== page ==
A report published by the Care Quality Commission (CQC) has found that the "Mental Health Act (MHA) Code of Practice" is not being used as it was intended due to a lack of awareness and understanding of the statutory guidance amongst providers and staff.
The review looked into how well the "MHA Code of Practice" has been implemented and used across mental health services since it was last updated in 2015. Variation was found in providers’ understanding of the guidance and how it should be applied.
The guidance is aimed at professionals and those working in services to help them interpret and apply the legislation to decision making in day-to-day practice, and to provide safeguards for involving and protecting people in mental health services.
The CQC's review found that many providers lacked understanding about how to promote, apply and report on the Code’s guiding principles. As a result, they were not always being used by services to empower and involve people in decisions being made about their care. The commission found that some ward staff did not always know when a referral to an Independent Mental Health Advocate should be made.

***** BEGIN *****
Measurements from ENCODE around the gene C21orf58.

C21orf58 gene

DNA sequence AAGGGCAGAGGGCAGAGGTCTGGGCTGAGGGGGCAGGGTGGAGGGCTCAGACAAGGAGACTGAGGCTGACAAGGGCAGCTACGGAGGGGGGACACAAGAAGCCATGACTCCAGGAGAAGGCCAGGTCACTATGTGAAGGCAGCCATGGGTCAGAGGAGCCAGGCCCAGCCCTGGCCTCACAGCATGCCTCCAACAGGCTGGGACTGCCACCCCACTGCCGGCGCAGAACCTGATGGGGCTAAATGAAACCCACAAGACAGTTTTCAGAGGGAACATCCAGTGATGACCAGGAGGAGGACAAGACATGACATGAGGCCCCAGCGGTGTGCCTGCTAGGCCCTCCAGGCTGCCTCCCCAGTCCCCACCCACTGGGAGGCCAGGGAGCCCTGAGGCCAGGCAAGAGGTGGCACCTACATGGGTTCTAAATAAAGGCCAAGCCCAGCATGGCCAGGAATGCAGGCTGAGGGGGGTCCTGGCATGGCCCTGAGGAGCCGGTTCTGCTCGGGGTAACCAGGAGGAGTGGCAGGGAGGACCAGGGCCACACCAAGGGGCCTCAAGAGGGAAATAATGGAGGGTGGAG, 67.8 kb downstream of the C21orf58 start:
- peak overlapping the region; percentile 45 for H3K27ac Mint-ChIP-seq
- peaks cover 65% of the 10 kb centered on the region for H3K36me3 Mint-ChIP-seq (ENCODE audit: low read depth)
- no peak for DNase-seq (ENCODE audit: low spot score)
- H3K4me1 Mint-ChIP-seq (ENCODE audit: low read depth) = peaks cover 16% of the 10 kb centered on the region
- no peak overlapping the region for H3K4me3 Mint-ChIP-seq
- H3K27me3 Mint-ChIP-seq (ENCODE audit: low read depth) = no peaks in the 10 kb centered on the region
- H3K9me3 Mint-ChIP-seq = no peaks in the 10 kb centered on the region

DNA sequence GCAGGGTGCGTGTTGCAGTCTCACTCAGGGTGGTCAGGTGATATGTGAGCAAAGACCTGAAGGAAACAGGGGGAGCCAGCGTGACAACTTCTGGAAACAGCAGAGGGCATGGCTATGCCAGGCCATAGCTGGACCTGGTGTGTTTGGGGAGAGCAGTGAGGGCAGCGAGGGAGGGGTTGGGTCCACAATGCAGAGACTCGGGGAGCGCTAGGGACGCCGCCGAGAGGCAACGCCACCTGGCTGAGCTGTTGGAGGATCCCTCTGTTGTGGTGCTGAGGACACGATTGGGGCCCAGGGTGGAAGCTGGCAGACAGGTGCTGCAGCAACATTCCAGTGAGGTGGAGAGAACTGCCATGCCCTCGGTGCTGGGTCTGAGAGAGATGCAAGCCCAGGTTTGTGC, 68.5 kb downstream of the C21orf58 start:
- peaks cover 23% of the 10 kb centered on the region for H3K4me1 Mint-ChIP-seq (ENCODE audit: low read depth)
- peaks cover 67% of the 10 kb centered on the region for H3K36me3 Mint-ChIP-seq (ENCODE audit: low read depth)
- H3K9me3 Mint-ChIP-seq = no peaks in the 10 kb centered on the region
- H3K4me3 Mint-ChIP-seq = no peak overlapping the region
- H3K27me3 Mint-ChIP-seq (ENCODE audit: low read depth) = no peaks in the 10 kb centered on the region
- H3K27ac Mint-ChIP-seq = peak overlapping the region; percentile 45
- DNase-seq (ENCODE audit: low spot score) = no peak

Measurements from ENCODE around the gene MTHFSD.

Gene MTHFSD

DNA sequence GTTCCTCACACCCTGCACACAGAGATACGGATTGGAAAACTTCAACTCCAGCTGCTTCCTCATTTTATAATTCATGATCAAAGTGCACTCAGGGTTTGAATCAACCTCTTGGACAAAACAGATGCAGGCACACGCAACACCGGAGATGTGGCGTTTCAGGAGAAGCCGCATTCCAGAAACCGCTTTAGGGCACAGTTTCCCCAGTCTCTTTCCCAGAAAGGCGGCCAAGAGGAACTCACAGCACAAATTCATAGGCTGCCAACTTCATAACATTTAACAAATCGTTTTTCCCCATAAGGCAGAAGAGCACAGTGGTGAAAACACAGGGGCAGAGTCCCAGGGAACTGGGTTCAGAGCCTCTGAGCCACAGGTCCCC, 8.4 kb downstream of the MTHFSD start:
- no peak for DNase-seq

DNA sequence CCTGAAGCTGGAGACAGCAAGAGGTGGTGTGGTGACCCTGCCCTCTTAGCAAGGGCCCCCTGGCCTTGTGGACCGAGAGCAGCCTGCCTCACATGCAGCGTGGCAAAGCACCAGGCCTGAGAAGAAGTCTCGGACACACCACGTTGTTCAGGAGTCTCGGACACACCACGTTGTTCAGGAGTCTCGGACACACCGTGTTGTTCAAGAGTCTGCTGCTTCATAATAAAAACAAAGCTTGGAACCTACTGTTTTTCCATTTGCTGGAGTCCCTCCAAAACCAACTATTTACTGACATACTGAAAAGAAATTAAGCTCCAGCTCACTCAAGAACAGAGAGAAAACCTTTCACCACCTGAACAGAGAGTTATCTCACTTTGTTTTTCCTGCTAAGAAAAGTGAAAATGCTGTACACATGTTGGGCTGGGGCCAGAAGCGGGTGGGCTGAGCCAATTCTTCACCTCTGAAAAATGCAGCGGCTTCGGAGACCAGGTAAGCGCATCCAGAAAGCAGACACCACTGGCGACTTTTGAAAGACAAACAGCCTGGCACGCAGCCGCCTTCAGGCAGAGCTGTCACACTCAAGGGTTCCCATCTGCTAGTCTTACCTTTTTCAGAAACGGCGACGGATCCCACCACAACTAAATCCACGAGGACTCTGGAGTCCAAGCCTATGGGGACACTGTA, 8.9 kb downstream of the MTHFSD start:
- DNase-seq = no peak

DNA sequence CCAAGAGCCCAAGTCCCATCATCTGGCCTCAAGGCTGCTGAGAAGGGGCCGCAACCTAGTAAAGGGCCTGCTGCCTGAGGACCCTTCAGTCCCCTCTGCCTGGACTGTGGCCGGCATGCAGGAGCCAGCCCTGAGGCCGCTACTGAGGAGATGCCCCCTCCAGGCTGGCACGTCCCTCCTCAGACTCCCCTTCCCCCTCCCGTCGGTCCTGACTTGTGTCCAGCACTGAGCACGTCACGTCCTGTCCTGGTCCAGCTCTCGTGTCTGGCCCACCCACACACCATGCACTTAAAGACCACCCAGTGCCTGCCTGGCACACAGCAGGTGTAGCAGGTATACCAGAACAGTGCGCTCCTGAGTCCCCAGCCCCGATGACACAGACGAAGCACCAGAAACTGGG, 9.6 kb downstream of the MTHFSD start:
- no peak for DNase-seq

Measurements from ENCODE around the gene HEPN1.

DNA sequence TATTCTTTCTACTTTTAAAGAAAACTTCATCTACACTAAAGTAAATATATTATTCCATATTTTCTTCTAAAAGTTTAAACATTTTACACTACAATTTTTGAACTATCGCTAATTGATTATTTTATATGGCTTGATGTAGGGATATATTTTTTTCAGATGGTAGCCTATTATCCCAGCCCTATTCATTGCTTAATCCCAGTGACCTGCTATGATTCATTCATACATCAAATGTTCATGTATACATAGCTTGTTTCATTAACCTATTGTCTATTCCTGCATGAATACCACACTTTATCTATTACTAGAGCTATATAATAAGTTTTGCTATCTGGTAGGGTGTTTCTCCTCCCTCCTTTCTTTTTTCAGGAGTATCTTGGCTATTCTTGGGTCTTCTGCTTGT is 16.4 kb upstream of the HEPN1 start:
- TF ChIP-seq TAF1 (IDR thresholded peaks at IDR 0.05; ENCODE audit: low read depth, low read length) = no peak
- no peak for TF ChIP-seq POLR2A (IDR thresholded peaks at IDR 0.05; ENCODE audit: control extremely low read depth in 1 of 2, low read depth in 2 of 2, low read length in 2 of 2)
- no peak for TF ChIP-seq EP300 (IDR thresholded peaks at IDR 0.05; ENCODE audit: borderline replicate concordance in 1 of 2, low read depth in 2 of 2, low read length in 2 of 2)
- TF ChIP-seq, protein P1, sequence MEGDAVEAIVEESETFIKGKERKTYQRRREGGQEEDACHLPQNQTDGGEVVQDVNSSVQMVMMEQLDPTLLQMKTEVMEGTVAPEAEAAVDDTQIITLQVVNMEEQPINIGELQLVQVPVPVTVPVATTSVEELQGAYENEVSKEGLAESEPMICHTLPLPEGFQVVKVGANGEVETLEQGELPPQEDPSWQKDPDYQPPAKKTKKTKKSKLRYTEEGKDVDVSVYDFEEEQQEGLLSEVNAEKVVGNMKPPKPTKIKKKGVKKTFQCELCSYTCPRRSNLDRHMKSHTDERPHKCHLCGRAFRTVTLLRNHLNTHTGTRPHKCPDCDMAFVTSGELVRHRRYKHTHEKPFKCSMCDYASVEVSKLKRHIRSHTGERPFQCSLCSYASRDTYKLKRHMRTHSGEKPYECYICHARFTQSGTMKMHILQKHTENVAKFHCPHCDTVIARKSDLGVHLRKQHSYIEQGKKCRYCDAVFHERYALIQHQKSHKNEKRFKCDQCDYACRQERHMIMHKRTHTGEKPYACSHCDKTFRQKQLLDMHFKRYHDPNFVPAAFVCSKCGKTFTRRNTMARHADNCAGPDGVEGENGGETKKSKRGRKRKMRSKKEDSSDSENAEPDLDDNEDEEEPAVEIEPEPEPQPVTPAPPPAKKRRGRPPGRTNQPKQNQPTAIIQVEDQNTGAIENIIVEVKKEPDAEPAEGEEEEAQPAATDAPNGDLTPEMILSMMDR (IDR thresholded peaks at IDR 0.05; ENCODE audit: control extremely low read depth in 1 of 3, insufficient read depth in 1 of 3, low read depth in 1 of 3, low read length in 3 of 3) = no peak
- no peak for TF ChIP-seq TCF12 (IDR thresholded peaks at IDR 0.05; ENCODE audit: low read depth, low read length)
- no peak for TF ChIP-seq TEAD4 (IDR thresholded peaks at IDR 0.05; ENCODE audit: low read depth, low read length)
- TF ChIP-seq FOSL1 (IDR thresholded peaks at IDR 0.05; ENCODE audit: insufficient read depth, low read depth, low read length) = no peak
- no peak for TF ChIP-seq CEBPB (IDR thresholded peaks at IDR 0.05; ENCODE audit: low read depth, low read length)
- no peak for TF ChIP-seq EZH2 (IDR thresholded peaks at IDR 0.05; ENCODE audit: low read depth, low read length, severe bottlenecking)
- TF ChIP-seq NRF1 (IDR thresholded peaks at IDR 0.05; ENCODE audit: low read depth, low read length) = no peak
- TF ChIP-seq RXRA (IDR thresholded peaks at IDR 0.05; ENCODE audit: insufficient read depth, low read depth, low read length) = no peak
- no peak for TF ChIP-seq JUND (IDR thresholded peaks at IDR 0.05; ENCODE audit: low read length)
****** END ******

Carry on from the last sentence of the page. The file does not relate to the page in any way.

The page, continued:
Feedback from stakeholders also identified that low awareness of the Code of Practice and limited support to understand how it applies to mental health providers were barriers to the guidance being used by patients, families and carers to challenge poor practice or raise concerns and complaints.
The CQC was told that the size and breadth of the Code of Practice made it difficult to plan and deliver effective training for staff and professionals, with some providers saying they had not yet updated their training to reflect the 2015 Code of Practice.
CQC Deputy Chief Inspector of Hospitals Dr Paul Lelliott said: “Use of the MHA to detain people in mental health services is more common than when the Code of Practice was first created 26 years ago. That makes it even more important that the Code is clear, accessible and supports the legal safeguards that protect people’s human rights and autonomy."
The CQC recommended that the Department for Health and Social Care (DHSC) develop standardised resources, support and training for patients, carers and staff to help them understand the Code and how and when it should be applied.
Last reviewed 9 July 2019